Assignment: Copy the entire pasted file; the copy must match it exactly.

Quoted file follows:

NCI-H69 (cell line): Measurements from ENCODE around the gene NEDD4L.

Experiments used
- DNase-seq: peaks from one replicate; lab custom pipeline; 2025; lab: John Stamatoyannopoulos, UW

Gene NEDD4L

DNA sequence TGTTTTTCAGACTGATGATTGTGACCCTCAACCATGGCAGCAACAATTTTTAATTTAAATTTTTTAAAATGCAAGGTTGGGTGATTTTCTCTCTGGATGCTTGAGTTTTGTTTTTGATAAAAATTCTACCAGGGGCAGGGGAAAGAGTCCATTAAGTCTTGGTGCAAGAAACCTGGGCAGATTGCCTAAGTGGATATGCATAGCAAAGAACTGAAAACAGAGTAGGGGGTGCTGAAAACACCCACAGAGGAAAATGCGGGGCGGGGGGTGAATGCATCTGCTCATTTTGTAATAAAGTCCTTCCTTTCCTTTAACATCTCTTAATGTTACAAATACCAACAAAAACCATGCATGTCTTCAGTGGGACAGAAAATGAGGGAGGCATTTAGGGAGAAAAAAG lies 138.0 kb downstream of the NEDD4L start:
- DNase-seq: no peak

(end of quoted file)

NCI-H69 (cell line): Measurements from ENCODE around the gene NEDD4L.

Experiments used
- DNase-seq: peaks from one replicate; lab custom pipeline; 2025; lab: John Stamatoyannopoulos, UW

Gene NEDD4L

DNA sequence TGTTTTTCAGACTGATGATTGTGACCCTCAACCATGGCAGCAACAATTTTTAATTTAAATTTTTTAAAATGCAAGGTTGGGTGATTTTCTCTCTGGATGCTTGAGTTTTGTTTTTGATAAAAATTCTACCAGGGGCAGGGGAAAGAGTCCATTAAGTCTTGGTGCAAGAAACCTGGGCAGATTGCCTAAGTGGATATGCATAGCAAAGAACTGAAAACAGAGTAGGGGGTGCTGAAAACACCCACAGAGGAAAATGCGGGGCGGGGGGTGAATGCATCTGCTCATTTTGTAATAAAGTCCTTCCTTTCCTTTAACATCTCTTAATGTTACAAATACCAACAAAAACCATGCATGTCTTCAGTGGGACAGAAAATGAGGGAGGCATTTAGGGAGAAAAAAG lies 138.0 kb downstream of the NEDD4L start:
- DNase-seq: no peak